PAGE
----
You all seem to have forgotten that house prices have been falling since November 2007, to March 2009. Seventeen months of losses and still you think there's more to come, a second crash of epic proportions is just around the corner.

Well it's not.

Posting forecasts, figures and predictions of catastrophe based on nothing more than events you've made up out of your own heads and opening admitting your actually 'pissed off' that the stock market has picked up makes you look like, in all honestly, like a bunch of malicious vultures.

You hang your hat mainly on the fact the unemployment is still rising. That's about the only factual argument you have left in a world where there's a new news story every day depicting a rosier future for the world economy.

Unemployment will rise for a while yet and here's why - people laid off after years getting a whacking great payout and can afford (and deservedly so) a long break from work. They're all resting on their fat payouts before looking for work again. Firms aren't hiring yet because they can make more profit with the reduced overhead for a while, but that won't last. They'll start hiring again like mad when things pick up in a month or two to level they can't cope with. Some people are still being made redundant I accept, but these are people at the end of the chain (roofers who were finishing off the stuff that others started and still had gainful employment for while, for example). Meanwhile the foundation people who laid off first are starting up business again. So it goes on.

There will be no winter of discontent. No more HPC following seventeen months of crash.

It's over. Business as usual.

I get it, your a jurno on the Express! :lol:

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They're all resting on their fat payouts

People with fat payouts generaly don't bother signing on the dole, do they? So who are all these people putting in claims?

I suspect you are taking the tiny demographic to which you belong and extrapolating wildly.

The point about house prices is simple- the credit has gone away, and shows no sign of coming back- this is not a prediction, it is a verifiable fact. And without the support of easy credit house prices are not sustainable at their present level.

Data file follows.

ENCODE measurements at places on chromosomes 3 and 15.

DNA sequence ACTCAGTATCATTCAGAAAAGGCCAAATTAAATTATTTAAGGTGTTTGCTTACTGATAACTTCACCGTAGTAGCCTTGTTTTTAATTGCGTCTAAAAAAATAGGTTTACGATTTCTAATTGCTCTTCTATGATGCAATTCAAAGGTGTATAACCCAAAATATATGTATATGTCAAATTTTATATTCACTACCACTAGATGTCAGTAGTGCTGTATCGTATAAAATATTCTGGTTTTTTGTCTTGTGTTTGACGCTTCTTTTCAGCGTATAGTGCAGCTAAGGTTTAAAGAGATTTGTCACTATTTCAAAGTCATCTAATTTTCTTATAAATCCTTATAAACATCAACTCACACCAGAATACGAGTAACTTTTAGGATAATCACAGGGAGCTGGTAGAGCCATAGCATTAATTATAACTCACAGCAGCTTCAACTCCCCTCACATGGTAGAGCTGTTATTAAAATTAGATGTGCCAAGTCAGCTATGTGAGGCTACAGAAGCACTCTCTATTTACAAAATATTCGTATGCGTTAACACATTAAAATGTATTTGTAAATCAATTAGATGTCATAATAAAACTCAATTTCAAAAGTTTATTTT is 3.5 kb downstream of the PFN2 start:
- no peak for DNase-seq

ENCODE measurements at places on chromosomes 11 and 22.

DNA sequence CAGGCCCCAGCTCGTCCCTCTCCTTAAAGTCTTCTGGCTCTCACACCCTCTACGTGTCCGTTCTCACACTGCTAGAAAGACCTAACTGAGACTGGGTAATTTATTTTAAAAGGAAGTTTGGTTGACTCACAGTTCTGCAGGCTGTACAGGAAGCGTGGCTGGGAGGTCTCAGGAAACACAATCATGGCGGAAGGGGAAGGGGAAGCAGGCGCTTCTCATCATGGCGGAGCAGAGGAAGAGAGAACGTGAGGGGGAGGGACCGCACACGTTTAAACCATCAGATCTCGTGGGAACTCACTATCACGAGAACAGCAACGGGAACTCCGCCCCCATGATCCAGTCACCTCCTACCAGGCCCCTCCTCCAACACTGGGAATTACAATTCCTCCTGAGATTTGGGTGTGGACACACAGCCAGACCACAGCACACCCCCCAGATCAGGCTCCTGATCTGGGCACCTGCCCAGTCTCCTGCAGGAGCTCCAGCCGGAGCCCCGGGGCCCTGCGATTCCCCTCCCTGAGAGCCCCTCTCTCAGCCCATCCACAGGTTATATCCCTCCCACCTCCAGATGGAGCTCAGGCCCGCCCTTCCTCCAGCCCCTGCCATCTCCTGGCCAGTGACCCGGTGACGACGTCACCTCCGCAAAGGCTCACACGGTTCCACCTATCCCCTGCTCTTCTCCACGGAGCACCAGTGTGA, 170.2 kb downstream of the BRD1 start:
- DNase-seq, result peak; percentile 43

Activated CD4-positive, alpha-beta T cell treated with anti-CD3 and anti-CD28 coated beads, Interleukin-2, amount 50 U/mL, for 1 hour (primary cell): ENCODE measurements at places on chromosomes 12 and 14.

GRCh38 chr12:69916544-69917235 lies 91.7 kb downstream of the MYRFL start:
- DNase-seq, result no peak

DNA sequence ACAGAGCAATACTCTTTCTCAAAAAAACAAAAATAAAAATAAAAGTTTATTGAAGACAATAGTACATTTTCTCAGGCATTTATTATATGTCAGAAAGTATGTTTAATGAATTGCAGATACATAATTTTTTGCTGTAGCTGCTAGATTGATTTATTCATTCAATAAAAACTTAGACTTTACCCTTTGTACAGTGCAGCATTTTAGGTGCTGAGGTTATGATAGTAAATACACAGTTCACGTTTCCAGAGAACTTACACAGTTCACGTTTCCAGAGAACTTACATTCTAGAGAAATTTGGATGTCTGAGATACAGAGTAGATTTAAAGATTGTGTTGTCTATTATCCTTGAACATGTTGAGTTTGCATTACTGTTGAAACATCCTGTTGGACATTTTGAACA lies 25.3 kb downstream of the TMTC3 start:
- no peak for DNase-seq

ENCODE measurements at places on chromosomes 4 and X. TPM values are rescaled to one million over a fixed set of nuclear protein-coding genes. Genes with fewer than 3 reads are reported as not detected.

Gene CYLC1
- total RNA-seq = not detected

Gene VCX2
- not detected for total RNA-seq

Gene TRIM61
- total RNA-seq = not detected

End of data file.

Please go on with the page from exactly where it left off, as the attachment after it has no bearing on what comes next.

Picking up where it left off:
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I doubt this will allowed to be posted due to the 'regulation' that we're not allowed to post anything positive, but here goes anyway: House prices will rise forever and nobody but bankers, lizards and the most elite of the boomers will ever be able to afford one ever again. You lot of rent forever losers will lie in the gutter dreaming of a warm bed in your own home, or rent a damp room in a cellar from me if you are lucky.

Sounds quite gloomy to me...

Edit: Sorry if you're not Hamish. And for misquoting you.

Edited by Timm

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There are too many people in the right positions who want to see a return to normality as soon as, they won't get it that way but there will be a stabilisation of most markets, Oil has come off its lows, Natural Gas prices in the US are rising on demand, FTSE has broken 5000 and still rising, House prices are 20% lower than peak prices after some haggling.

The only bad news is unemployment rising and repossessions are still there in the background, but it seems the moment someone loses a house there is someone there happy enough to dive in and pick it up at a reduced price happy to pay 30% below peak at auction.

With unemployment there are job losses here and there but also news emerging of job creation, when has it been in the middle of a recession that supermarkets come out with statements that it will create 1000 new jobs, they know the way the market is heading and peoples buying habits more than anyone else.